Week 1: Tuesday (Colchester)

I bade farewell to Dover this morning after a yummy continental breakfast at my b&b, and, in the lovely heat of the still-young sun, I wheeled my wee carry-on along the cobblestone streets towards the train station. Today was moderately heavy on the travelling end: Dover Priory to London Victoria (£6.65), a tube from Victoria to Liverpool Street (£1.60–I think this “transfer” might be included as part of my next trip, but the trainman at Dover Priory said otherwise, though I might try something similar in the future), London Liverpool Street to Colchester (£5.95). I started at 10:30am, and got to my Colchester hotel at 3:30pm.

Unfortunately, once I got to the hotel, I experienced my first bit of negativity on my trip so far. I’d booked the Globe Hotel because of its reasonable price (£45) and because of its name (yes, I’m a lame Shakespearean), but I didn’t expect the subpar accommodation, the dirty sheets, the creepy bug in the corner of the ceiling, or the rude response I got when I pointed out these things. The wifi doesn’t work in my room (and I’m writing this in the lobby now), there aren’t any facial tissues (not ideal given my awful hayfever right now, but I guess toilet paper will suffice), but by far the worst aspect was when one of the staff curtly told me that I had ordered a standard room, and not a premiere or delux room with better facilities. Given this is marketed as a hotel and bears the prices of lower-end hotels, I expected the basic features of a hotel, including general cleanliness. In fact, I’ve stayed in hostels that were cleaner, friendlier, and better priced than this hotel, and I was just so frustrated and sad that my initial experience of Colchester was to deal with such “petty” things as defending my not wanting someone else’s pubic hair on my bedsheet.

So at 4:15pm, after things had been “sorted” and Colchester Castle was on the verge of closing, I was sad, tired, and indignant, and decided to self-medicate with a hefty dose of Mother Nature. This more or less did the job (though the constant sneezing didn’t really help), and I went for a nice riverside walk, through the Castle Park, and along the Roman walls.

Squirrel! I spoke to this little guy for a good minute or two while I took a kazillion shots.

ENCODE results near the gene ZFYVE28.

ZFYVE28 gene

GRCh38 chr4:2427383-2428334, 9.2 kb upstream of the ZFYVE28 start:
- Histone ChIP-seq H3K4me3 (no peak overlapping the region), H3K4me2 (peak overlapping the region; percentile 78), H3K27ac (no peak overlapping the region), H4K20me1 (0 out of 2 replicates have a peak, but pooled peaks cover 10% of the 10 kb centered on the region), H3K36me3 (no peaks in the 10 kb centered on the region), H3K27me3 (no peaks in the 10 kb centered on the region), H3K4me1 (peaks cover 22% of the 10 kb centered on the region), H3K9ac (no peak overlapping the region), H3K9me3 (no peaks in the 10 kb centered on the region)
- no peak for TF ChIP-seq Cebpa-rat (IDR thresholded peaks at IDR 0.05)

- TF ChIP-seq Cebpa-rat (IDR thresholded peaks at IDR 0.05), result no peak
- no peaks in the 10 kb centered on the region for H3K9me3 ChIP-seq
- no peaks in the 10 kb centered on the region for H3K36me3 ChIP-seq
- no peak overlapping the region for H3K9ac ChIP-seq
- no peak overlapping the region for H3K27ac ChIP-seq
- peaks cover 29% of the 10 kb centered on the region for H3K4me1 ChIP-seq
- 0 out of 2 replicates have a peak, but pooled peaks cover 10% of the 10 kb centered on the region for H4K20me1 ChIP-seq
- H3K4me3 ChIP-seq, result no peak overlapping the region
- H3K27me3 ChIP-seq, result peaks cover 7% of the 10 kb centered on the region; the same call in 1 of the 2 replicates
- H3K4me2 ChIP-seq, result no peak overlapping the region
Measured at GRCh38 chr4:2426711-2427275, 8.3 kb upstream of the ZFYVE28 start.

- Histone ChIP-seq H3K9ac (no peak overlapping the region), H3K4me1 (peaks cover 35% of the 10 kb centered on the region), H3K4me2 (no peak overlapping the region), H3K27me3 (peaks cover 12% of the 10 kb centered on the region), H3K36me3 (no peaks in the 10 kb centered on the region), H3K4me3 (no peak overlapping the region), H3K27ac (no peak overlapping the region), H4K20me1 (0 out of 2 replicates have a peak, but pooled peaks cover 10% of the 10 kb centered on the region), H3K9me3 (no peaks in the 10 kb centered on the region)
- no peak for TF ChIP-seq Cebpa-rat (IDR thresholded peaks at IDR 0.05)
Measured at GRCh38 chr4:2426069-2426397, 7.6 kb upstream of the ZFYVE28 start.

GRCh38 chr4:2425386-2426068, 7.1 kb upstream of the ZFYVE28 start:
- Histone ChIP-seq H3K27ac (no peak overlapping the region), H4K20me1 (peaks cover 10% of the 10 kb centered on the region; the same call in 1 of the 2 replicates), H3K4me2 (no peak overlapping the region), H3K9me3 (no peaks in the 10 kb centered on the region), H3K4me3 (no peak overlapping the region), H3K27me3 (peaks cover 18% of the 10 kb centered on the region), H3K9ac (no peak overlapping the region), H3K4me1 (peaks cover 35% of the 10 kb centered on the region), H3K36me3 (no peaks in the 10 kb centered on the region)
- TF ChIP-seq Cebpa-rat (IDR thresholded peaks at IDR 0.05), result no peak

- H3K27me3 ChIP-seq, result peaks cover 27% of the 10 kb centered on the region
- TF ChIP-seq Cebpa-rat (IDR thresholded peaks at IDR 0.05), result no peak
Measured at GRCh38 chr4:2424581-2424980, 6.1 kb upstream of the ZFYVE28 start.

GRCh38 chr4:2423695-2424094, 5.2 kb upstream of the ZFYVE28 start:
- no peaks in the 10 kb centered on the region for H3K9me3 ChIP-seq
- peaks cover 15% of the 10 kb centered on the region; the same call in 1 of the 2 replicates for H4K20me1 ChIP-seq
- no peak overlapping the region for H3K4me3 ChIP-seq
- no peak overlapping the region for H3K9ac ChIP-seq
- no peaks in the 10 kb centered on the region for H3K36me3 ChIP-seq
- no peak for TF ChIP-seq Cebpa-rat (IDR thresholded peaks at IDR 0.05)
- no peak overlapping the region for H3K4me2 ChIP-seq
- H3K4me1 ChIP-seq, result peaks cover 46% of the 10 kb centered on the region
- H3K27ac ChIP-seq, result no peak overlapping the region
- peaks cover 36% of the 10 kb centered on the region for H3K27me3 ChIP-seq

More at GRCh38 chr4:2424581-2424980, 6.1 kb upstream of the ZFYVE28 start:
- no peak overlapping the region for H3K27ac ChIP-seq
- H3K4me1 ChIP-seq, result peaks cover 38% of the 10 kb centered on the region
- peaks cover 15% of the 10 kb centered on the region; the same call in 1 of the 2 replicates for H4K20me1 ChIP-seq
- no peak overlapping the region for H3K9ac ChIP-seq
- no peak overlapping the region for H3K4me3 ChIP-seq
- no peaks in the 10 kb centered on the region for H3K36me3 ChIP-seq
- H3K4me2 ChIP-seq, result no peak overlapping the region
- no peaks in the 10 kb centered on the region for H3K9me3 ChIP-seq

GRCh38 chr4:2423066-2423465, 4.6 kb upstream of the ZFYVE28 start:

Squirrel! I spoke to this little guy for a good minute or two while I took a kazillion shots.

Sing all-a-green willow... <3

Sing all-a-green willow… <3

Flowers growing on the Roman walls.

Flowers growing on the Roman walls.

Why Colchester, you (and folks all across England) ask? Well, the town is renowned as the earliest recorded city in Great Britain, going as far back to 20-10 BC. There are indeed many signs of Roman presence here, exciting my little fangirl heart. After living in Belfast for the last three-and-a-bit years, it’s also very strange for me when people respond to my queries and such with English accents–it’s almost as if I’m in England!

The entrance to Colchester Castle (note the blue sky!).

The entrance to Colchester Castle (note the blue sky!).

After my meander, I went on a wild goose chase for dinner, primarily because my map had misinformed me… According to the Interwebz, one of the best eateries in Colchester is an “Asian” place called North Hill Noodle Bar, which turned out to be really delicious. I got the spicy prawn crackers (£2.50), which I couldn’t finish but doggy-bagged, and the mixed seafood crispy noodles (£11.25), which was an absolute delight, especially since I’ve not had crispy noodles since I was about 10. I really enjoyed my meal, and was especially happy with the service–I’d enquired about the wifi, was told it didn’t exist, and was then given the details when the staff returned after having learnt it does indeed exist. I’m now very tempted to return for lunch tomorrow before my 1pm-ish train…